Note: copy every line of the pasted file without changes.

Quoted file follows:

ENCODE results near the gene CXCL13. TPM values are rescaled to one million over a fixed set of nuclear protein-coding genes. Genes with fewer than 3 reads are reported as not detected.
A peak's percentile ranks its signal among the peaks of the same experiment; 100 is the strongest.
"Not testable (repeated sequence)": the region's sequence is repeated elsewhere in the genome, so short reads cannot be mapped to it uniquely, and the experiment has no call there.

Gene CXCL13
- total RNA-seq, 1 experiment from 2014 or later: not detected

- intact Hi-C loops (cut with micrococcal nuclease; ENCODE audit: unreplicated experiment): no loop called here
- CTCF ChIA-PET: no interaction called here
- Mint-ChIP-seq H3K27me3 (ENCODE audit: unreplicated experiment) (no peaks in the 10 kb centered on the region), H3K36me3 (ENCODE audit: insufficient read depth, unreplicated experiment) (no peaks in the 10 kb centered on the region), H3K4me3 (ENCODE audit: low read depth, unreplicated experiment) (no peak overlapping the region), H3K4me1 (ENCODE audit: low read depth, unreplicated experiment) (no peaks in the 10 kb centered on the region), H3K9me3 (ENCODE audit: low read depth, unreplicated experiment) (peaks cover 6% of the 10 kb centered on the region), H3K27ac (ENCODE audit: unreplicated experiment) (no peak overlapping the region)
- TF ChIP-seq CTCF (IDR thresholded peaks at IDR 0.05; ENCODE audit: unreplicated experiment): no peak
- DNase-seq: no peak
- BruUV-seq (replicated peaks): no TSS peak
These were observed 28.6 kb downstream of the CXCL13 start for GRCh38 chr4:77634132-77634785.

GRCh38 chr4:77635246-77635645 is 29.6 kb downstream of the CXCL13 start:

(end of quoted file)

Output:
ENCODE results near the gene CXCL13. TPM values are rescaled to one million over a fixed set of nuclear protein-coding genes. Genes with fewer than 3 reads are reported as not detected.
A peak's percentile ranks its signal among the peaks of the same experiment; 100 is the strongest.
"Not testable (repeated sequence)": the region's sequence is repeated elsewhere in the genome, so short reads cannot be mapped to it uniquely, and the experiment has no call there.

Gene CXCL13
- total RNA-seq, 1 experiment from 2014 or later: not detected

- intact Hi-C loops (cut with micrococcal nuclease; ENCODE audit: unreplicated experiment): no loop called here
- CTCF ChIA-PET: no interaction called here
- Mint-ChIP-seq H3K27me3 (ENCODE audit: unreplicated experiment) (no peaks in the 10 kb centered on the region), H3K36me3 (ENCODE audit: insufficient read depth, unreplicated experiment) (no peaks in the 10 kb centered on the region), H3K4me3 (ENCODE audit: low read depth, unreplicated experiment) (no peak overlapping the region), H3K4me1 (ENCODE audit: low read depth, unreplicated experiment) (no peaks in the 10 kb centered on the region), H3K9me3 (ENCODE audit: low read depth, unreplicated experiment) (peaks cover 6% of the 10 kb centered on the region), H3K27ac (ENCODE audit: unreplicated experiment) (no peak overlapping the region)
- TF ChIP-seq CTCF (IDR thresholded peaks at IDR 0.05; ENCODE audit: unreplicated experiment): no peak
- DNase-seq: no peak
- BruUV-seq (replicated peaks): no TSS peak
These were observed 28.6 kb downstream of the CXCL13 start for GRCh38 chr4:77634132-77634785.

GRCh38 chr4:77635246-77635645 is 29.6 kb downstream of the CXCL13 start: